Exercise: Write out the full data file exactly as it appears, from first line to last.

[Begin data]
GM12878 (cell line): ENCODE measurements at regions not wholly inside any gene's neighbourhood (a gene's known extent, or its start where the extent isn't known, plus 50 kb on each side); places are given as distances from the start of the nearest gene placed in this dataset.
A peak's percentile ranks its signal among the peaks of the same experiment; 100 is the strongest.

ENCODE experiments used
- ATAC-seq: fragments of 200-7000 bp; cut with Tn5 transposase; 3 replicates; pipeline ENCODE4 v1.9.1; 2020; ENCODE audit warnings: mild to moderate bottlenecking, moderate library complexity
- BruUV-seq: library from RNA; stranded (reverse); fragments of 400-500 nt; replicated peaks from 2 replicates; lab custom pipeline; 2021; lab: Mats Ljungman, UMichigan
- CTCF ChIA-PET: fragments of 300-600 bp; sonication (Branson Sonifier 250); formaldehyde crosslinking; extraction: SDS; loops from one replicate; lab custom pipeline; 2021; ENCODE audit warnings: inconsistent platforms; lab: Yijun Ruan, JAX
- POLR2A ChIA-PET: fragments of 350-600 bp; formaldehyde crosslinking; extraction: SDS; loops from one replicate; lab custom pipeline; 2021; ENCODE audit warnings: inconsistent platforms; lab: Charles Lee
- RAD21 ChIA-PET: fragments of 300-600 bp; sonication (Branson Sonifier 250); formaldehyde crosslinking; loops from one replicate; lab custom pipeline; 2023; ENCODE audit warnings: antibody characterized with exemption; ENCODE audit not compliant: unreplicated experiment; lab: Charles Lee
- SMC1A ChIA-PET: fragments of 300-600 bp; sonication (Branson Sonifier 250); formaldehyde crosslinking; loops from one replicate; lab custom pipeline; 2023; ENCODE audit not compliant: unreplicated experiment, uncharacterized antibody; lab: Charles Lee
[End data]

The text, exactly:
GM12878 (cell line): ENCODE measurements at regions not wholly inside any gene's neighbourhood (a gene's known extent, or its start where the extent isn't known, plus 50 kb on each side); places are given as distances from the start of the nearest gene placed in this dataset.
A peak's percentile ranks its signal among the peaks of the same experiment; 100 is the strongest.

ENCODE experiments used
- ATAC-seq: fragments of 200-7000 bp; cut with Tn5 transposase; 3 replicates; pipeline ENCODE4 v1.9.1; 2020; ENCODE audit warnings: mild to moderate bottlenecking, moderate library complexity
- BruUV-seq: library from RNA; stranded (reverse); fragments of 400-500 nt; replicated peaks from 2 replicates; lab custom pipeline; 2021; lab: Mats Ljungman, UMichigan
- CTCF ChIA-PET: fragments of 300-600 bp; sonication (Branson Sonifier 250); formaldehyde crosslinking; extraction: SDS; loops from one replicate; lab custom pipeline; 2021; ENCODE audit warnings: inconsistent platforms; lab: Yijun Ruan, JAX
- POLR2A ChIA-PET: fragments of 350-600 bp; formaldehyde crosslinking; extraction: SDS; loops from one replicate; lab custom pipeline; 2021; ENCODE audit warnings: inconsistent platforms; lab: Charles Lee
- RAD21 ChIA-PET: fragments of 300-600 bp; sonication (Branson Sonifier 250); formaldehyde crosslinking; loops from one replicate; lab custom pipeline; 2023; ENCODE audit warnings: antibody characterized with exemption; ENCODE audit not compliant: unreplicated experiment; lab: Charles Lee
- SMC1A ChIA-PET: fragments of 300-600 bp; sonication (Branson Sonifier 250); formaldehyde crosslinking; loops from one replicate; lab custom pipeline; 2023; ENCODE audit not compliant: unreplicated experiment, uncharacterized antibody; lab: Charles Lee